Online Poker Tournament Strategy

Sit and Go Poker Strategy

Online Poker Tournaments Strategy and Winning Tips February 24, 2020 Poker tournaments are not the same as they were 10 years ago; in fact, the modern tourney does involve more strategic fundamentals, which is why we are sharing our go-to online Poker tournaments strategy and winning tips to help players reach the final table. Poker Tournament Strategy FAQ How do poker tournaments work? You can participate in a poker tournament by paying a set amount called buy-in. Buy-ins for poker tournaments can range from anything between $1 to $100,000. If you lose all your poker chips, you're eliminated from the poker tournament.

  1. The best tournament poker strategy is to recognize the three stages of any poker tournament and to have a distinct tournament poker strategy for each of the vital crunch times during a poker tournament. There are two approaches you can use when playing the early stages of a poker tournament. The first is the conservative approach.
  2. Jan 13, 2021 Tournament poker strategy has advanced in leaps and bounds over the past decade. And an 'old-school' style will no longer cut it at the poker tournament tables. In modern tournament poker playing styles, bet-sizing and the general approach to specific situations have all changed drastically.

Although sit and go (SNG) games are relatively short, they undergo numerous stages that will modify how you should play.

With faster blinds increases than multi-table tournaments, consistently succeeding in SNG games require a very aggressive style of play. Psychologically, SNGs make people feel like they're close to the bubble right away, which means you will experience a ton of passivity and maniacal behavior.

Use your poker software to tag various opponents for their styles, there's a chance you'll run into them in future SNGs.

Stealing: Prime Times for Thievery


During the course of a sit 'n' go, you will, at a very minimum, want to win back your blinds at least once every time the button goes around the table. You have two prime moments to steal blinds when there still six or more players at the table.

  1. On the button and only one or two players have called before you.
  2. Your chip stack is large enough that other players would be risking losing all their chips to go against you.

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Make it Easy on Yourself

If you raise against a passive player and get countered with an all-in, drop out of the hand immediately. If you get re-raised by a manic player, simply make the call and see how the cards play out. Conversely, minimize game time against other aggressive players as they're your biggest threat through the entire SNG.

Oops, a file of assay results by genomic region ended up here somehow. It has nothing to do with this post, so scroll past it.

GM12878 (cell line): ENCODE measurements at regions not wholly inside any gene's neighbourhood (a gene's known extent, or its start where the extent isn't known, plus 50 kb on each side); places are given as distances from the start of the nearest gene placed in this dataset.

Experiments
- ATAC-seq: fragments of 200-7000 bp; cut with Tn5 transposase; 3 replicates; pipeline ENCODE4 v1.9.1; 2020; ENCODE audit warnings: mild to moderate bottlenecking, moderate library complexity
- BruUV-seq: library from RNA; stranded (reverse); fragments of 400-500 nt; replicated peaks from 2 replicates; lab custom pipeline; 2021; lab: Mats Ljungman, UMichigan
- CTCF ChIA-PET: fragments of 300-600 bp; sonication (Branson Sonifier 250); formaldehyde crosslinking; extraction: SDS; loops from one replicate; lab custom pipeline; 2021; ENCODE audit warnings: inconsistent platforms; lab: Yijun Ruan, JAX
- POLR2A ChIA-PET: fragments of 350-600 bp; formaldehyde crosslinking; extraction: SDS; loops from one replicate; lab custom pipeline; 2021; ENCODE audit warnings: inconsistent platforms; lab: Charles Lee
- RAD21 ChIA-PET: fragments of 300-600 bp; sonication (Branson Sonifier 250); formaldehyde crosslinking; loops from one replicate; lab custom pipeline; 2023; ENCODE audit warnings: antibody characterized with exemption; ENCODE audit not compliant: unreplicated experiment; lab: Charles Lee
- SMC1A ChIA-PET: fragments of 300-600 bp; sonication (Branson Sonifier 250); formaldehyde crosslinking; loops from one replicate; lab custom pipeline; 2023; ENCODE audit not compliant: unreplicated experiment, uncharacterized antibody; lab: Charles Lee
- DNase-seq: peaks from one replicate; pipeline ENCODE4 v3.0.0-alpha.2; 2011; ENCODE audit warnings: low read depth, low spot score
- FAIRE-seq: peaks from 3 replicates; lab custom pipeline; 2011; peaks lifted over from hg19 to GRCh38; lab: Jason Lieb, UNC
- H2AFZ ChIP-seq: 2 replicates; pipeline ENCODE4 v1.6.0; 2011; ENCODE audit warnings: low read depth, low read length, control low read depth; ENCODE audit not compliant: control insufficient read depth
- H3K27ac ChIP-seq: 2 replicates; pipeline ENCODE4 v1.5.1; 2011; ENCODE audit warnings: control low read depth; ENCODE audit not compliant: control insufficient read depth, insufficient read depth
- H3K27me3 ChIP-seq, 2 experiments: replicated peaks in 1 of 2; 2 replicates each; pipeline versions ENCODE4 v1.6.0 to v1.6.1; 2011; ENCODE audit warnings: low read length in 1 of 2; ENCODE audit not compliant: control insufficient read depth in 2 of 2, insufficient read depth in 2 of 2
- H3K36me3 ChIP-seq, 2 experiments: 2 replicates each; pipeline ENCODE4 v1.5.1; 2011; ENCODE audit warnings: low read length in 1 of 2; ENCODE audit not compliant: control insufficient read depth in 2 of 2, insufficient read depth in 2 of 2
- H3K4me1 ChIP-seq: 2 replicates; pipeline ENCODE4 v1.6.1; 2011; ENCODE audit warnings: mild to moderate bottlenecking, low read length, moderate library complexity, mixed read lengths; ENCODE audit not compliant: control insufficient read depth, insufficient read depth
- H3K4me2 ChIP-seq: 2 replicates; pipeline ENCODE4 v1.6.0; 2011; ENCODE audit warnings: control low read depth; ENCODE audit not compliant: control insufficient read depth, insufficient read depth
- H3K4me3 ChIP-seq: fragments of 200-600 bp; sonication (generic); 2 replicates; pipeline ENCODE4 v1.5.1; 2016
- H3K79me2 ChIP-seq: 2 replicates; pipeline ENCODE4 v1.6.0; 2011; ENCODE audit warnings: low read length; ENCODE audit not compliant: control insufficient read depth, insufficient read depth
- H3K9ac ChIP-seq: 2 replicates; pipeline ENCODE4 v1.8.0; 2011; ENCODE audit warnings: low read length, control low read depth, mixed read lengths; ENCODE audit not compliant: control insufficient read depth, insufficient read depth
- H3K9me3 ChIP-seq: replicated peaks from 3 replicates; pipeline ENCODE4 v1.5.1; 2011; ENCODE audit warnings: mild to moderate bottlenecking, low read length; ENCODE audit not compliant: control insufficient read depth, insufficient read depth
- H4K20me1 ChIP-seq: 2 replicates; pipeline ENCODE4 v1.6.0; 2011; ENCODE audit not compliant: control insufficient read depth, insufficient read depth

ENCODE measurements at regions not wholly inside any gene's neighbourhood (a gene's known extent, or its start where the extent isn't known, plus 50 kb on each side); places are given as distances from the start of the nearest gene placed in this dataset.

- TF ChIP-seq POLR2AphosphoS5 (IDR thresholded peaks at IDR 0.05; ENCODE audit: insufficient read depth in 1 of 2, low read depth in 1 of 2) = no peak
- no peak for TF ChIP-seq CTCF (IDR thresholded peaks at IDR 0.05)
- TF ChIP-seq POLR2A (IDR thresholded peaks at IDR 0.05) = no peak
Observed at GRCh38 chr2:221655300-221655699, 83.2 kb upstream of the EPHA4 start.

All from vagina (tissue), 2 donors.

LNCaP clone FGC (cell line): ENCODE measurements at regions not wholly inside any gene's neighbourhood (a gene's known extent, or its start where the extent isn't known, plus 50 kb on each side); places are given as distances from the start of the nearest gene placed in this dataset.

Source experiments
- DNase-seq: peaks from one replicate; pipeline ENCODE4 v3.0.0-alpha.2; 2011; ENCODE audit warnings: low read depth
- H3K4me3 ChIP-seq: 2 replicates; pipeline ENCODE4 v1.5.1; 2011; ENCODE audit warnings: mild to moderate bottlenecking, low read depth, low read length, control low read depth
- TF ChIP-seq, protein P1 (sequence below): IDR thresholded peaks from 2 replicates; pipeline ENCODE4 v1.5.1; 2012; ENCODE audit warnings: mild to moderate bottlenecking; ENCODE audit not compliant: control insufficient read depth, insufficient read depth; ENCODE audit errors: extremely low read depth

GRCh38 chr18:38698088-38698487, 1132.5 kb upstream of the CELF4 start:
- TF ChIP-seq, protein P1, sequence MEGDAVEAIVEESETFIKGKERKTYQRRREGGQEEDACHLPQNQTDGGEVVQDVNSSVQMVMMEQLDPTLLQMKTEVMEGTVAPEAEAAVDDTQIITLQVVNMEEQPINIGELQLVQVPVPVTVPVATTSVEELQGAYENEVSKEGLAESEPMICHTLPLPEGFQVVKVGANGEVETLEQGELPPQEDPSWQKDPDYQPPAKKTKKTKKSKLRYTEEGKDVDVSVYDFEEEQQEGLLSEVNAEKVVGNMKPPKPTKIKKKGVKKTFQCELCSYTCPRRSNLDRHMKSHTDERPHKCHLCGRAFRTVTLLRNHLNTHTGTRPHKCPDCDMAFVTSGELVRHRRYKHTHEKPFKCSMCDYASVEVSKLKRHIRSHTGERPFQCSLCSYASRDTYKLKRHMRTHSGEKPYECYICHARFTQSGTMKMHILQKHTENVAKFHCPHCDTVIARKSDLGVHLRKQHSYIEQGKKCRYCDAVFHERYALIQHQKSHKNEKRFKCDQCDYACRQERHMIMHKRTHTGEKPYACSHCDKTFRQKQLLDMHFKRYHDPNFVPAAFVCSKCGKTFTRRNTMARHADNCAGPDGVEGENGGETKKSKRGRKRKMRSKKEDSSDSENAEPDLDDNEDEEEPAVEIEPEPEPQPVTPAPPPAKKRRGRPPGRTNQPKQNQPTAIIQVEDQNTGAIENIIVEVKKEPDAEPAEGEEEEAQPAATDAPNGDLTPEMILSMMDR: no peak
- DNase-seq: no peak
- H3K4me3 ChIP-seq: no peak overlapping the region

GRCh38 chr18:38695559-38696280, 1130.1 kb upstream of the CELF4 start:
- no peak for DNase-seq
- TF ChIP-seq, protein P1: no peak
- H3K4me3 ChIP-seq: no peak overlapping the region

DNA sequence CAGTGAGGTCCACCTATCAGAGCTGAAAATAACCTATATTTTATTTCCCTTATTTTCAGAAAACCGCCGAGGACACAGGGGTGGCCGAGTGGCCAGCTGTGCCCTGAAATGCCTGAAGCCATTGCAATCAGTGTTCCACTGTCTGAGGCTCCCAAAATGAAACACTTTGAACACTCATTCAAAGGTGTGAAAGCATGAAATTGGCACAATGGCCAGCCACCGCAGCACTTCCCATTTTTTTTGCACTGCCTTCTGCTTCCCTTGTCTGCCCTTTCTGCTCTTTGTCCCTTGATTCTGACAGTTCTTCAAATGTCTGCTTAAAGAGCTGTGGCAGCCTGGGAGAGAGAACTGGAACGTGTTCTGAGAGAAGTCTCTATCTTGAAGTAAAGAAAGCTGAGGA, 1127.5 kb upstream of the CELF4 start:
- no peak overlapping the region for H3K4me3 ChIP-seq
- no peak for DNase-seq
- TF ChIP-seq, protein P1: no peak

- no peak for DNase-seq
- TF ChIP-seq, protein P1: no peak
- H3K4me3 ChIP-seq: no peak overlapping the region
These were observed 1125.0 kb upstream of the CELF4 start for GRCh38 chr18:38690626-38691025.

Multi-Table Tournaments

During a multi-table tournament (MTT), there are three stages that should dictate how you play, and each centers around managing your bankroll or chip stack.

Early Stages

In the early stages, you will have a good number of chips compared to the blinds, but most players are simply looking to progress further into the tournament so you'll have a hard time landing large pots (unless you have a manic or two at your table). During this point in MTT play, play tight and aggressive. Fold more than you bet and bet more than you call.

Pocket pairs and suited face cards are obvious hands to play in any situation, but be prepared to shift to a more aggressive stance when you're on or just before the button.

Middle Stage

After getting through the early stages, you will find that your chips are more valuable than before as the blinds rapidly increase.

You will have to become more flexible with your hands, which goes against all human nature. What that means, though, is that other players will be getting tighter and tighter as they're just trying to make it past the bubble, so you can more often gamble to steal blinds. Don’t allow yourself to be chipped away at by blinds in the hopes to make it to the payout stages: You're going to have a much better cash out in the long run if you use the middle stages to posture for winning the tournament rather than simply earning back your buy in.

Your playable hands during the middle stage should be wider than in the early stage, and should include hands like A♥4♣, J♠Q♥, 5♦6♦ or anything better. Nevertheless, you will still only want to call all-ins when holding strong pocket pairs and high suited connectors.

Late Stage - After the Bubble

After you've busted the bubble and have made it into the payout portion of the tournament, you're in the late stages. At this point, you're going to want to pick off anyone who was just holding out and call small stack all-ins when you have merely marginal hands.

If you're risking around 10 percent of your stack or less to call an all-in and have a hand like 8♣9♣ or K♥T♠, your percentage to win pre-flop is still around the upper 40% range. If you take the short-stacked player's desperation into account, there's a strong possibility that your odds are closer to 50-50.

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Unless taking a loss from one of these players will mean practically breaking you, there's not much at risk during each hand but, after knocking out a few opponents, you can quickly become the big stack at the table. However, you have to become more comfortable with gambling during the late stages; luck starts to make a bit of a difference since so many people are in a fold or all-in scenario.

On Deep-Stack Tournaments

On the other hand, deep-stack poker tournament strategy lets you gamble a bit more in the early stages of the competition. By having a larger bankroll to begin with, your chips' value is substantially less in regards to the number of blinds you can afford. However, once the blinds start to get the game to the middle and into the late stages, your strategy should simply switch over to how you normally play during MTTs.

Poker Tournament Strategy Books

To learn more about poker tournament strategy, check out these editor’s picks from top poker tournament pros:

Daniel Negreanu Power Hold'em Strategy

Gus Hansen Every Hand Revealed

Dan Harrington Harrington on Hold'em

Avoiding Passive and Manic Behavior